This week in my Media Theory class I am covering the topic of Discourse Analysis. We are reviewing the difference between Fairclough theory vs. Van Dijk theory of discourse analysis. Students will be exploring various types of automobile and fashion advertisements using both the Critical Discourse Analysis (CDA) and Multimodal Critical Discourse Analysis (MCDA) methods.
Chapter 7 – Focus Questions
Background – What is Discourse? When you google the word “Discourse” the first thing to come up is “written or spoken communication or debate”. And as Cambridge Dictionary would say, “discourse is communication in speech or writing”. What we get to understand in simple words is, Discourse refers to a discussion concerning a topic. It can be done in writing or even face to face. In other words, discourse can be communicated through words.
What is discourse analysis? A qualitative methodology that helps us understand social interactions and how social reality is produced through our spoken, written, and visual texts. The focus is on how authors of texts convey their ideas rather than on what those ideas are. See Critical Discourse Analysis Video.
What are the two kinds of discourse analysis?1. Conversation analysis – which is about talk. 2. Narrative analysis – which is about written texts.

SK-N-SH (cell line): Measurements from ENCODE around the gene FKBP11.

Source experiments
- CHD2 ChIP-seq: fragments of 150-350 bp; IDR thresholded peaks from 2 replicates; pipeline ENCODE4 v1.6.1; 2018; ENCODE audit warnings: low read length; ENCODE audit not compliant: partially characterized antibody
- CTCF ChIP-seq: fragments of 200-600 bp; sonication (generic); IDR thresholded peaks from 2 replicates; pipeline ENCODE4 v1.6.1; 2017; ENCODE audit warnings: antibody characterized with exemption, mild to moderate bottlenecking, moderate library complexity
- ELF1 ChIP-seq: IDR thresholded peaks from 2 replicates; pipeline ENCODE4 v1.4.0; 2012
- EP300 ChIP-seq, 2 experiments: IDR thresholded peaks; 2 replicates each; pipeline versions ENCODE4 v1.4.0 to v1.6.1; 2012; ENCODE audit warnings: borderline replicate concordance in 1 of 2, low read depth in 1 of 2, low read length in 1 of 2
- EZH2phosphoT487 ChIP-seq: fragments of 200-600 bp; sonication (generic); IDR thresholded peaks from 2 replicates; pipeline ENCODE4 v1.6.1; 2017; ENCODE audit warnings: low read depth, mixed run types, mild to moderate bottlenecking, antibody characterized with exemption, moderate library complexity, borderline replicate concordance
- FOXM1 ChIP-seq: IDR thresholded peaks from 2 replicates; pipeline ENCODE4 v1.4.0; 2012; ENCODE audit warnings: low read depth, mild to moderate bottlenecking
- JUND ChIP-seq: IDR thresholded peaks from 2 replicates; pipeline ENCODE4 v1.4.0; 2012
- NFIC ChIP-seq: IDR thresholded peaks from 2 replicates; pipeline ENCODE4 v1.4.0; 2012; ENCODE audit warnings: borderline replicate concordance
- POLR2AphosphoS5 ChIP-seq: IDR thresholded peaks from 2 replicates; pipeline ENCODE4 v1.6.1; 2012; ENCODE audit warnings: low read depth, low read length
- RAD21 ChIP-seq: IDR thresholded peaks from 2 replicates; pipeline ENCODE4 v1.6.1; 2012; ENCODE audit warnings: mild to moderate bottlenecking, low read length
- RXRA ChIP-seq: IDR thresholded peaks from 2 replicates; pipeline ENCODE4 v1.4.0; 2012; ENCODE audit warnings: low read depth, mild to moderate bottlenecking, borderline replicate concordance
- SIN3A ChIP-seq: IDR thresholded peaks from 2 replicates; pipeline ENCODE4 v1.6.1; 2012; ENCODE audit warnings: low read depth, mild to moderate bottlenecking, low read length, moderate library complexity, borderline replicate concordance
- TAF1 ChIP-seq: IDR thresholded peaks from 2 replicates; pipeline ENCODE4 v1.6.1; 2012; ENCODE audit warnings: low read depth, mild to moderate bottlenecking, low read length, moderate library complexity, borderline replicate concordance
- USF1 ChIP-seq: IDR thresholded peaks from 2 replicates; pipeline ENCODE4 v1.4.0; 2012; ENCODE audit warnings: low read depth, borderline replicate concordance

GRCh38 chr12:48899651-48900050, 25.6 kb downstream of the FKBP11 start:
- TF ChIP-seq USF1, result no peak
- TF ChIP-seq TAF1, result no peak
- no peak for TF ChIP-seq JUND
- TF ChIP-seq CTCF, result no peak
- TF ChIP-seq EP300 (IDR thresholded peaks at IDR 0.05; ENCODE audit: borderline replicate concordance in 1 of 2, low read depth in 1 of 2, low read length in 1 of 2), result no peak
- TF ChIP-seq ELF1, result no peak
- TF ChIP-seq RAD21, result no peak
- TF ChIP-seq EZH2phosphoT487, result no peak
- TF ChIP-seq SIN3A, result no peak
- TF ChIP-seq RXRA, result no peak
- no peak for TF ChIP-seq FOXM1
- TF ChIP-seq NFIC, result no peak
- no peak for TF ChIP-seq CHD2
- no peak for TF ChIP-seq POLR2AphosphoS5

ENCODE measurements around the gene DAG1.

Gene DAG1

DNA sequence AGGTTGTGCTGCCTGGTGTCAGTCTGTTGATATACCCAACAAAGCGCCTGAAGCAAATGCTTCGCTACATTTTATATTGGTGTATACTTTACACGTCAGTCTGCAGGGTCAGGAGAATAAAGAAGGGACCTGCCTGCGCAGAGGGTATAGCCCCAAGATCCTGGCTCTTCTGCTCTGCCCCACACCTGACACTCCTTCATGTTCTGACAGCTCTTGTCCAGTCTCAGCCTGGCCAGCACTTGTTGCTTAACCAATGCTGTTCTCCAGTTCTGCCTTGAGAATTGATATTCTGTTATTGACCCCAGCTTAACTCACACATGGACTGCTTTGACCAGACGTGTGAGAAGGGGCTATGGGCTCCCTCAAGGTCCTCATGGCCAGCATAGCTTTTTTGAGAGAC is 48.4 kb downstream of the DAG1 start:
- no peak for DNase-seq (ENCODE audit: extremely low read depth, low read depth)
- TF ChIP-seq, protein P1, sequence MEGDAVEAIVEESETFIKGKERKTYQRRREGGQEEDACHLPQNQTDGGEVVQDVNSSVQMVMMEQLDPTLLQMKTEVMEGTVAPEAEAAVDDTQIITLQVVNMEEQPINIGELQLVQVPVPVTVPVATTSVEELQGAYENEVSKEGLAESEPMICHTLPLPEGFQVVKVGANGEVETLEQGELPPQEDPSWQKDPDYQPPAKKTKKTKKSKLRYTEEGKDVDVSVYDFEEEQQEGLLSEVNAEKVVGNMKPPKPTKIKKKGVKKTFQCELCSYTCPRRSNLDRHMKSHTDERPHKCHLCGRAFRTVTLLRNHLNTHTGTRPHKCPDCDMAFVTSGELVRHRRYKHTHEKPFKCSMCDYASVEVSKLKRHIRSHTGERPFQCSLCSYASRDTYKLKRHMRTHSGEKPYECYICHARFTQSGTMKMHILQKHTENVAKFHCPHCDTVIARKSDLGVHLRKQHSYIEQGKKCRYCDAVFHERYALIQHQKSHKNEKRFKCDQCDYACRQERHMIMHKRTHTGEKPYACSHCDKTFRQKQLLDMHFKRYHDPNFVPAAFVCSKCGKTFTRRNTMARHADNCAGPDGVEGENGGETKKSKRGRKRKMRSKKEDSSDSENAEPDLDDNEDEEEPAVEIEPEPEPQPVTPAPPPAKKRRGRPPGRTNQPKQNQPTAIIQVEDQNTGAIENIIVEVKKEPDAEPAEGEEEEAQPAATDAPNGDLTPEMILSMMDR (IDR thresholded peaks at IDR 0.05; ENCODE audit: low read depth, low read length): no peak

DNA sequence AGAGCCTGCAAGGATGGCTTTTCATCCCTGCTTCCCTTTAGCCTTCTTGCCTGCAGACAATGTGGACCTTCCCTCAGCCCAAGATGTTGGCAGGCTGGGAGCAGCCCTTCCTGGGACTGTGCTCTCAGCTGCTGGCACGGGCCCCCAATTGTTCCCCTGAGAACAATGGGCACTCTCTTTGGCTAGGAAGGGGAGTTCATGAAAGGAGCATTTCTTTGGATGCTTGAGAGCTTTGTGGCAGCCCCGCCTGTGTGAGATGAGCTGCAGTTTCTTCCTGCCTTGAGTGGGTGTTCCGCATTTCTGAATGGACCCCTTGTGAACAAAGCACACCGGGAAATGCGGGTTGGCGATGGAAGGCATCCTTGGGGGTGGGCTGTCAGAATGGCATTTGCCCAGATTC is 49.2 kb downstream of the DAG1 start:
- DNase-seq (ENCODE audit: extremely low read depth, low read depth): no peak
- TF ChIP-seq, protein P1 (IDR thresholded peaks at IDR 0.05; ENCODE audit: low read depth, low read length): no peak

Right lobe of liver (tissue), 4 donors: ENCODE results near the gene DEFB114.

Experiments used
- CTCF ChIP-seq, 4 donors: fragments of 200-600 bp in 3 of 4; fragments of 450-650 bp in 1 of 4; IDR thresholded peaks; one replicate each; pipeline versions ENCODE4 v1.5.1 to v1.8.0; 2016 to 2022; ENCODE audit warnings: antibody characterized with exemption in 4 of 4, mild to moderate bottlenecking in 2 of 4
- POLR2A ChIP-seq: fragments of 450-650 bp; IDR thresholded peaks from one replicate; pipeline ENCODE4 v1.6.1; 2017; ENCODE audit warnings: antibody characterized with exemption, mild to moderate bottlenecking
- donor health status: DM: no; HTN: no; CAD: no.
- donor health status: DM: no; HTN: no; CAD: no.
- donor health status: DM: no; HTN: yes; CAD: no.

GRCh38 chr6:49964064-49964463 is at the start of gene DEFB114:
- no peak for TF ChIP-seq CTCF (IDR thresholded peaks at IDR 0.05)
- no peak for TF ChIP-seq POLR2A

What are the three most important themes in discourse analysis? 1. Discourse is language above the sentence, 2. Discourse is language in use, and 3. Discourse is a form of social practice in which language plays a central role.
Background Methodology: Critical Discourse Analysis (CDA) – is an application of discourse analysis, it is generally agreed that methods from discourse studies, the humanities, and social sciences may be used in CDA research. This is on the condition that it is able to adequately and relevantly produce insights into the way discourse reproduces (or resists) social and political inequality, power abuse, or domination. CDA does not limit its analysis to specific structures of text or talk but systematically relates these to structures of the sociopolitical context. CDA has been used to examine rhetoric in political speech acts, and any forms of speech that may be used to manipulate the impression given to the audience. However, there have been flaws noted with CDA. For example, it has been said that it is simultaneously too broad to distinctly identify manipulations within the rhetoric, yet is also not powerful enough to appropriately find all that researchers set out to establish.
Norman Fairclough discussed the term CDA in his book Language and Power. Fairclough introduced the concepts that are now viewed as vital in CDA such as “discourse, power, ideology, social practice and common sense.” He argues that language should be analyzed as a social practice through the lens of discourse in both speaking and writing. Fairclough developed a three-dimensional framework for studying discourse (as seen below), where the aim is to map three separate forms of analysis onto one another: analysis of (spoken or written) language texts, analysis of discourse practice (processes of text production, distribution, and consumption), and analysis of discursive events as instances of socio-cultural practice.